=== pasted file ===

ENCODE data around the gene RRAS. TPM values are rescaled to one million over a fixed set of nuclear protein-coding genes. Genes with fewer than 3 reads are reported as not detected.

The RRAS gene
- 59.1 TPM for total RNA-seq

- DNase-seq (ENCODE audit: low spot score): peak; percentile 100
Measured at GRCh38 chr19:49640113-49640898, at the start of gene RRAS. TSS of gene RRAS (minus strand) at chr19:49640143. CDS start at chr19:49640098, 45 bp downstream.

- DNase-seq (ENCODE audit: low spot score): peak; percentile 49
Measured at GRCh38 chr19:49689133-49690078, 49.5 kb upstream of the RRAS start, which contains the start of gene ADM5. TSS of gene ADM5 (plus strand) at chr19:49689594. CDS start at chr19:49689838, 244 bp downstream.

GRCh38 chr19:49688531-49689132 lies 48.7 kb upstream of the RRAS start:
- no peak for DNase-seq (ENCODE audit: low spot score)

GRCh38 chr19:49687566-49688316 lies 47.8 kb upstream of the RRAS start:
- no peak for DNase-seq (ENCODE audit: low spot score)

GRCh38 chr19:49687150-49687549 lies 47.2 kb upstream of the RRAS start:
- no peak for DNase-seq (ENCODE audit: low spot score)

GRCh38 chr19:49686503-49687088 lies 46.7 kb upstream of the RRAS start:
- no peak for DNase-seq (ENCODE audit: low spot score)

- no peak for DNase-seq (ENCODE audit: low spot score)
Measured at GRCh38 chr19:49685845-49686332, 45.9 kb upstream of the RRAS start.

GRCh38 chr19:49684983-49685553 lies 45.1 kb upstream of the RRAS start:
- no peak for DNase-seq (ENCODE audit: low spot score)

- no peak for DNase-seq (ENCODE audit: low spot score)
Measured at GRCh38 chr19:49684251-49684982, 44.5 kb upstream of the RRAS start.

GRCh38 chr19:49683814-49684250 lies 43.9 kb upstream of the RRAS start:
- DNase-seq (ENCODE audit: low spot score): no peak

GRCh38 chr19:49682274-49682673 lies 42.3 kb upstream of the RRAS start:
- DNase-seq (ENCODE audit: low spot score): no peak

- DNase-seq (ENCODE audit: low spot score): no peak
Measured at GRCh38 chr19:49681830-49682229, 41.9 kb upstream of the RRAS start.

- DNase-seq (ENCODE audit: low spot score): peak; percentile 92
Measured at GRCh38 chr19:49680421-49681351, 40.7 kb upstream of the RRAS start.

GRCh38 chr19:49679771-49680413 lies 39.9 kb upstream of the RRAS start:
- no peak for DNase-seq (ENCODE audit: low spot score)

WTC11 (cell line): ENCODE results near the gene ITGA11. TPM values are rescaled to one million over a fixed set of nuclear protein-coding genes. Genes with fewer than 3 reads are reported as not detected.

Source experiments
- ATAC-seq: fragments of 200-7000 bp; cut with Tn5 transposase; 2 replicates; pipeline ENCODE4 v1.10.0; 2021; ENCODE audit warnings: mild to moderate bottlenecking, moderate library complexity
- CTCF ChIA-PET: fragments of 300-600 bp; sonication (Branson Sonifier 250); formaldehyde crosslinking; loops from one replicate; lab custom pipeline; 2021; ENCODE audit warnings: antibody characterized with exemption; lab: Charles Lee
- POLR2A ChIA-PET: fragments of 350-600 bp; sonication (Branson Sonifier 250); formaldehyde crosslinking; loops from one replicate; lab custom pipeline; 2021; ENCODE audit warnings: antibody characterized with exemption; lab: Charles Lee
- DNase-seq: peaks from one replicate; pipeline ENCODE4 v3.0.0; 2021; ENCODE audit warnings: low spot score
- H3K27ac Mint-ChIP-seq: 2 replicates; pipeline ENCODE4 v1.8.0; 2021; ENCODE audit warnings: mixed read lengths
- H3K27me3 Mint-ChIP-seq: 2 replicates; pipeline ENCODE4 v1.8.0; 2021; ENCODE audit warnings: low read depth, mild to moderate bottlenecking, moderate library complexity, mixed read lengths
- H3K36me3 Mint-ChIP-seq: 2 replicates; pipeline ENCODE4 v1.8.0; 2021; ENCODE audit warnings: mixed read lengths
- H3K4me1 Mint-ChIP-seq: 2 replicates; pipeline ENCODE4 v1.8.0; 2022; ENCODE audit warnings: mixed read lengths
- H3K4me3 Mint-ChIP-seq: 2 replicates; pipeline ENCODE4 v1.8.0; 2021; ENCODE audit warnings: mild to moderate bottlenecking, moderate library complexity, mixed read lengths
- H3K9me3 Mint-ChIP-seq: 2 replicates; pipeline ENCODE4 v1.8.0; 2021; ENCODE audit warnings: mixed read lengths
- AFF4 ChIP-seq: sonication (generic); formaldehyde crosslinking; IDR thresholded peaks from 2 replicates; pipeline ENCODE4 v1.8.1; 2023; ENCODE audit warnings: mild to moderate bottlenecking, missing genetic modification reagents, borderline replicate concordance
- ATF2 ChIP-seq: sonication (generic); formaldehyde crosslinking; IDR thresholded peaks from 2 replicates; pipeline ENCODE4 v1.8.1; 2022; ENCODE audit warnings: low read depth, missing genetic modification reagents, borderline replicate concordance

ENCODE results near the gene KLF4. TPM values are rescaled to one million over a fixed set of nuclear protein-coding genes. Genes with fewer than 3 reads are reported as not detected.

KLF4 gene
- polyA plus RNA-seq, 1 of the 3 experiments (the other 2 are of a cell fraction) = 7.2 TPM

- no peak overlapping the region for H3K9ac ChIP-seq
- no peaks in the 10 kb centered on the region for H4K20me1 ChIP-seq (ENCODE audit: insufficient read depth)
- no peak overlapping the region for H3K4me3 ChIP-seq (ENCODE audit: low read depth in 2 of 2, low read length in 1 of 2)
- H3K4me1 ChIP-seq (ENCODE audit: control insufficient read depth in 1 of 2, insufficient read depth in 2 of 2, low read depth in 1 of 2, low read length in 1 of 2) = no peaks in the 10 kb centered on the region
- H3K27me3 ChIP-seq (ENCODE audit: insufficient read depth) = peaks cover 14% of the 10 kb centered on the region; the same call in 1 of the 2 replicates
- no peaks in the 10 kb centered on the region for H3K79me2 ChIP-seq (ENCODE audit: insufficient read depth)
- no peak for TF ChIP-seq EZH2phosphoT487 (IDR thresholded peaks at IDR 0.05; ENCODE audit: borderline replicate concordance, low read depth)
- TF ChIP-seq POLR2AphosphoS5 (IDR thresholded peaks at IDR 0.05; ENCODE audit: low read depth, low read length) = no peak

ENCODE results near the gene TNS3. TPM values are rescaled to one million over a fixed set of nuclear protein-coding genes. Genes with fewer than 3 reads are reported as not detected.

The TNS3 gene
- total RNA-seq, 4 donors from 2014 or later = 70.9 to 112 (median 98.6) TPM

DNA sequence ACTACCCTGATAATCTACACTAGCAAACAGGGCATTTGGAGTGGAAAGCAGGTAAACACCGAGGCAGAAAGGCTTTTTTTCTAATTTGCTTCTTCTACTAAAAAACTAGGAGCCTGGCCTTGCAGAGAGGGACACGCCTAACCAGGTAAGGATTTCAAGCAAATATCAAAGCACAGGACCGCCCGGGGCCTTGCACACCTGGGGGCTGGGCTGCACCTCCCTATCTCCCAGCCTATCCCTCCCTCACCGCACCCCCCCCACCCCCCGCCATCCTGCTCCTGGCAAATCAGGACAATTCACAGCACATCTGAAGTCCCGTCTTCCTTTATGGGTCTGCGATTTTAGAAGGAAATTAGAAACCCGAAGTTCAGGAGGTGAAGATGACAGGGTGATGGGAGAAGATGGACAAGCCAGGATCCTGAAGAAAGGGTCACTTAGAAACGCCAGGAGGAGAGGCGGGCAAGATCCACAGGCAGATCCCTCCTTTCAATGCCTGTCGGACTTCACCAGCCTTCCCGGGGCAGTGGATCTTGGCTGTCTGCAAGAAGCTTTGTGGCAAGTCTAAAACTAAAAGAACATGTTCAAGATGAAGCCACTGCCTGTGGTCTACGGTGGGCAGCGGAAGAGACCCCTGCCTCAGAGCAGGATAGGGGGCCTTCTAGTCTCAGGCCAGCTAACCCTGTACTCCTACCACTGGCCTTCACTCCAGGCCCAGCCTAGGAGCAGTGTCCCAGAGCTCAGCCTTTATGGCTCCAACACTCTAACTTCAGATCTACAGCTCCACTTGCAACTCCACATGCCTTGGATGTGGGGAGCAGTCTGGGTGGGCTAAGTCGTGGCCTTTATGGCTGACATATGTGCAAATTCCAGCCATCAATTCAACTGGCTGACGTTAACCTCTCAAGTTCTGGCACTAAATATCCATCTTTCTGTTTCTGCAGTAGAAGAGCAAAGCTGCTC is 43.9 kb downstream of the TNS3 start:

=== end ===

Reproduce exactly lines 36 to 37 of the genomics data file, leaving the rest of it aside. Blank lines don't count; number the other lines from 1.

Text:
- POLR2A ChIA-PET: fragments of 350-600 bp; sonication (Branson Sonifier 250); formaldehyde crosslinking; loops from one replicate; lab custom pipeline; 2021; ENCODE audit warnings: antibody characterized with exemption; lab: Charles Lee
- DNase-seq: peaks from one replicate; pipeline ENCODE4 v3.0.0; 2021; ENCODE audit warnings: low spot score